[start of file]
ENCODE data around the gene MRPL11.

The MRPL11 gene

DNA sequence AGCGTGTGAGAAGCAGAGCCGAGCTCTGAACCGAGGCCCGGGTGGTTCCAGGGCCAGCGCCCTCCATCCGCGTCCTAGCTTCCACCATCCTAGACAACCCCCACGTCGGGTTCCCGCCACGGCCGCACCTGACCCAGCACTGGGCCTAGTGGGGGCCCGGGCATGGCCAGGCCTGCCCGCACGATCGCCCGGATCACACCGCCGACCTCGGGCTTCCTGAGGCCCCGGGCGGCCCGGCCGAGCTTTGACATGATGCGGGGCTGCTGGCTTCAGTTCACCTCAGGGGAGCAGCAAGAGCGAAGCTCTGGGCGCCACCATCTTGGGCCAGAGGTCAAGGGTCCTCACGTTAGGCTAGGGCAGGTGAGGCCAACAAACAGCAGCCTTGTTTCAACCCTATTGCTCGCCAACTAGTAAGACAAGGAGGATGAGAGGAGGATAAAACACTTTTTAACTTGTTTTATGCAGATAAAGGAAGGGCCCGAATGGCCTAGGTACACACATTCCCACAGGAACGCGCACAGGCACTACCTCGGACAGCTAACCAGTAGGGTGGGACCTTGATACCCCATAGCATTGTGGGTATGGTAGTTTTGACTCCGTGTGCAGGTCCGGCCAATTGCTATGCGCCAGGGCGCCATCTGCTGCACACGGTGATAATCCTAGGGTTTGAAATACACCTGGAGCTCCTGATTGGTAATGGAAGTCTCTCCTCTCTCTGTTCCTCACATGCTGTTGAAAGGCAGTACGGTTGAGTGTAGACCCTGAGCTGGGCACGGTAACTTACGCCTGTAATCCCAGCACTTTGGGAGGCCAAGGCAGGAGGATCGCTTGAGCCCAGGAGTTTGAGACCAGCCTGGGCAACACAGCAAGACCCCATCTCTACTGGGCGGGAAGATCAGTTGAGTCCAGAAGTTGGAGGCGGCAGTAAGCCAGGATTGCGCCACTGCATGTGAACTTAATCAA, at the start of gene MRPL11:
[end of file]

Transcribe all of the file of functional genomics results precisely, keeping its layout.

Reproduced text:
ENCODE data around the gene MRPL11.

The MRPL11 gene

DNA sequence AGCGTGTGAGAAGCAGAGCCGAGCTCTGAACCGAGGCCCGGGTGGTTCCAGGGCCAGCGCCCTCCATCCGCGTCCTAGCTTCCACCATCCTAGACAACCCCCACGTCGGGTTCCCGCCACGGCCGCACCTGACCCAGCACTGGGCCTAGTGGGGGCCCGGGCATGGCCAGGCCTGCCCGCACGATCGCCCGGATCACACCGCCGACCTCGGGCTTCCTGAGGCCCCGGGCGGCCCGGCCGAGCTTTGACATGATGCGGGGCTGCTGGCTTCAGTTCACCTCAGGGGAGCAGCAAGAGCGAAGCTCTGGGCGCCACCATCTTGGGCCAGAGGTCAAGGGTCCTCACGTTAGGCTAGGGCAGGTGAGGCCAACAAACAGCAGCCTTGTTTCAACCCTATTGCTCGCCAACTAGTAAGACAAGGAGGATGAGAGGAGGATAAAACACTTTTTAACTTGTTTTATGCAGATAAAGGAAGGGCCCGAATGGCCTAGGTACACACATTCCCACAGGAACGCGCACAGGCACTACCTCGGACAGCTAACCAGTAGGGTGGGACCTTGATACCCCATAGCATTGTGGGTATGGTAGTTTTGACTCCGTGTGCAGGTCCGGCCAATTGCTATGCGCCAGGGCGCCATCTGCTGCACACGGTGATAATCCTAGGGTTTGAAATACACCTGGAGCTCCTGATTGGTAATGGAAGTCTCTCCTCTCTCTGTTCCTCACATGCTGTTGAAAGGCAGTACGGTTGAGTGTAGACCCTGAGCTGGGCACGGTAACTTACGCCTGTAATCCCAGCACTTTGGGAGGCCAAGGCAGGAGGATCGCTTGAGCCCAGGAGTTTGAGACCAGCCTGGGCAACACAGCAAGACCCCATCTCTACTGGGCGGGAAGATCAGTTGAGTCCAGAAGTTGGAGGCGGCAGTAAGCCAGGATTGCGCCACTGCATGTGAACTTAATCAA, at the start of gene MRPL11: